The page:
Why Even Include the Wedding?

Although the setting of the wedding in “The Rime of the Ancyent Marinere” almost seems unnecessary, it actually serves to emphasize the extraordinariness of the mariner’s story by being such a mundane or ordinary event.  At the beginning of the poem, Coleridge writes that, “The Guests are met, the Feast is set – / May’st hear the merry din.’// But still he holds the wedding-guest – / ‘There was a Ship’, quoth he” (lines 7-9).  The wedding is about to begin.  Everything is “set,” and any minute the bride will walk down the aisle, yet the mariner prevents the wedding guest from entering the venue with the “merry din” and excitement and begins his story.  Coleridge places the moment the wedding is about to officially commence alongside the moment the mariner begins his story, and the wedding guest is left with no choice but to listen.  Coleridge’s decision to do this implies that between a celebration of matrimony and a story of a ship, the latter is more important.  The audience as well as the guest who is supposed to be at the wedding is meant to hear the story instead of the couple’s vows.  The importance of the story is further proved when “The Bride hath paced into the hall” and yet the wedding guest “cannot chuse but hear” the mariner’s story (lines 37 and 42).  This story takes precedent even over the entrance of the bride, which is an important event that no wedding guest would normally be ok with missing.  

The reason the wedding is so mundane compared to the mariner’s story is that it lacks the sublime present in the recounting of the mariner at sea.  Before the bride’s entrance, the mariner had informed the wedding guest of the sun that “came up on the left, / Out of the sea came he; / And he shone bright, and on the right / Went down into the Sea” (lines 29-32).  The picture painted by the mariner encapsulates the sublime, describing the rising and setting of the sun as it shines onto the ship and the sea while establishing the direction the boat sailed.  The wedding guest is enthralled by the sublime, and the bride, though “Red as a rose,” cannot compare to the image of the sun glittering on the sea as the ship sails southward (line 38).  Readers see that nature overpowers human constructions (the wedding) because the guest is already hooked on the mariner’s story just by the description of the movement of the sun.  The wedding represents the epitome and the peak of human and societal constructions, and the sublime represents the peak of nature, or the opposite of the wedding.  Then, the two are written to occur at the exact same time so as to force a decision to be made about which one is more important.  And in Coleridge’s poem, nature is.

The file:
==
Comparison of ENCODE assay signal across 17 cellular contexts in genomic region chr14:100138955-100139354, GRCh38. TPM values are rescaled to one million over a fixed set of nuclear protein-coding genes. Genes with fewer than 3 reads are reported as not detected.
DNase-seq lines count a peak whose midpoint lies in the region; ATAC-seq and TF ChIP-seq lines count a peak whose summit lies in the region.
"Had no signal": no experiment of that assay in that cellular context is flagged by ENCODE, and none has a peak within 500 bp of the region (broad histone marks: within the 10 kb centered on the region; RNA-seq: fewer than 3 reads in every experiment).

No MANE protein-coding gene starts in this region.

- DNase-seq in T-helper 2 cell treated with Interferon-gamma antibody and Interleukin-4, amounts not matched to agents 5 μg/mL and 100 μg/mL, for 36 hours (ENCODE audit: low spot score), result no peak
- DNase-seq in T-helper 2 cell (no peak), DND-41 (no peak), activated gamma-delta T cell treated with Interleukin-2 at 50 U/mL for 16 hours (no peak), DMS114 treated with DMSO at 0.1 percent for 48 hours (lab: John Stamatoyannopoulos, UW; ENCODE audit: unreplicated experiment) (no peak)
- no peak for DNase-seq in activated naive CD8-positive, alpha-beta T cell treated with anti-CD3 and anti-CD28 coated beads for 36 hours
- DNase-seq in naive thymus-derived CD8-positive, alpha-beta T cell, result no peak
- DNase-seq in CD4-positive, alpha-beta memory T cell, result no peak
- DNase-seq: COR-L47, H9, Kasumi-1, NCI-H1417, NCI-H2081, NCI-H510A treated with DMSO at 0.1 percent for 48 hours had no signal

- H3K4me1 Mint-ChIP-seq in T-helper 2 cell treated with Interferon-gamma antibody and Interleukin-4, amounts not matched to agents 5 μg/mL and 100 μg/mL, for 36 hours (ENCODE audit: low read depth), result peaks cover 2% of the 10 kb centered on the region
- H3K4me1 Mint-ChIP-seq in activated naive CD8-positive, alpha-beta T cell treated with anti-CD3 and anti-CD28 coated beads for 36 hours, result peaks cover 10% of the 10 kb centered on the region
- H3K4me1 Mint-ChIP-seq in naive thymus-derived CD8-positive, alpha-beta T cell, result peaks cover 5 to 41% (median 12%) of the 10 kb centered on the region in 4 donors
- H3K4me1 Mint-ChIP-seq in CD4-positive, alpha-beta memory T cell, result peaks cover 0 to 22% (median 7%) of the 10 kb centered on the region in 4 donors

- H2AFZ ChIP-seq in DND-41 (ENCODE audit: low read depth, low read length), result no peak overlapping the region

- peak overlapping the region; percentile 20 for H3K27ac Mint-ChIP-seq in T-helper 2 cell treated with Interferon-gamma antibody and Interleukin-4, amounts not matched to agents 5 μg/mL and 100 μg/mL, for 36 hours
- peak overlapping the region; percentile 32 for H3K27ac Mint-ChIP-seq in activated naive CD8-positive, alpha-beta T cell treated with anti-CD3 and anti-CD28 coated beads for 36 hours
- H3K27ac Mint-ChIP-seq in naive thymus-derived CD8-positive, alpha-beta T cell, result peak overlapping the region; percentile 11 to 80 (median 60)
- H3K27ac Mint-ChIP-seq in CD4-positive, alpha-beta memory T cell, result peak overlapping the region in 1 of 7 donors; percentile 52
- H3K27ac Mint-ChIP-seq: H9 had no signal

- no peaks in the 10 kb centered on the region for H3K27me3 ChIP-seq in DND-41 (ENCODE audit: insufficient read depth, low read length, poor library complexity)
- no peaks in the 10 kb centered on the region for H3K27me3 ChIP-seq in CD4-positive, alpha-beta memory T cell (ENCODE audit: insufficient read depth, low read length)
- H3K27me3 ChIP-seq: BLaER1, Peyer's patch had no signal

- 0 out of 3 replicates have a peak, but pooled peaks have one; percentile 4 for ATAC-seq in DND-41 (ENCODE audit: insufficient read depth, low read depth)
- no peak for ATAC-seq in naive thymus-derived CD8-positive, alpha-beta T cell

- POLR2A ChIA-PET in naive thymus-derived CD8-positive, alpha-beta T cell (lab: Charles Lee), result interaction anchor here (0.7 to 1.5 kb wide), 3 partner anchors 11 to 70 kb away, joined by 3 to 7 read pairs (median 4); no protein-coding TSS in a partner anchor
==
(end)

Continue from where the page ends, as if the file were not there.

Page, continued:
The inclusion of the sublime in this poem is significant because it provides an example of the deep appreciation for nature and the sublime the romantics had.  The continuous depictions of nature that evoke awe in the mariner’s story reveal the positive inclination romantic poets had towards nature, and such depictions can be seen again and again in other works.  Not just Coleridge, but many romantic poets, authors, and artists repeatedly make use of the sublime in their work.  In “The Rime of the Ancyent Marinere,” the significance of the sublime is played up as it is contrasted against the normal, ordinary wedding service.  The story the mariner tells continues to be extraordinary with more inclusions of the sublime, and the wedding continues to be customary, so much so that readers forget this setting of the poem until the end of it.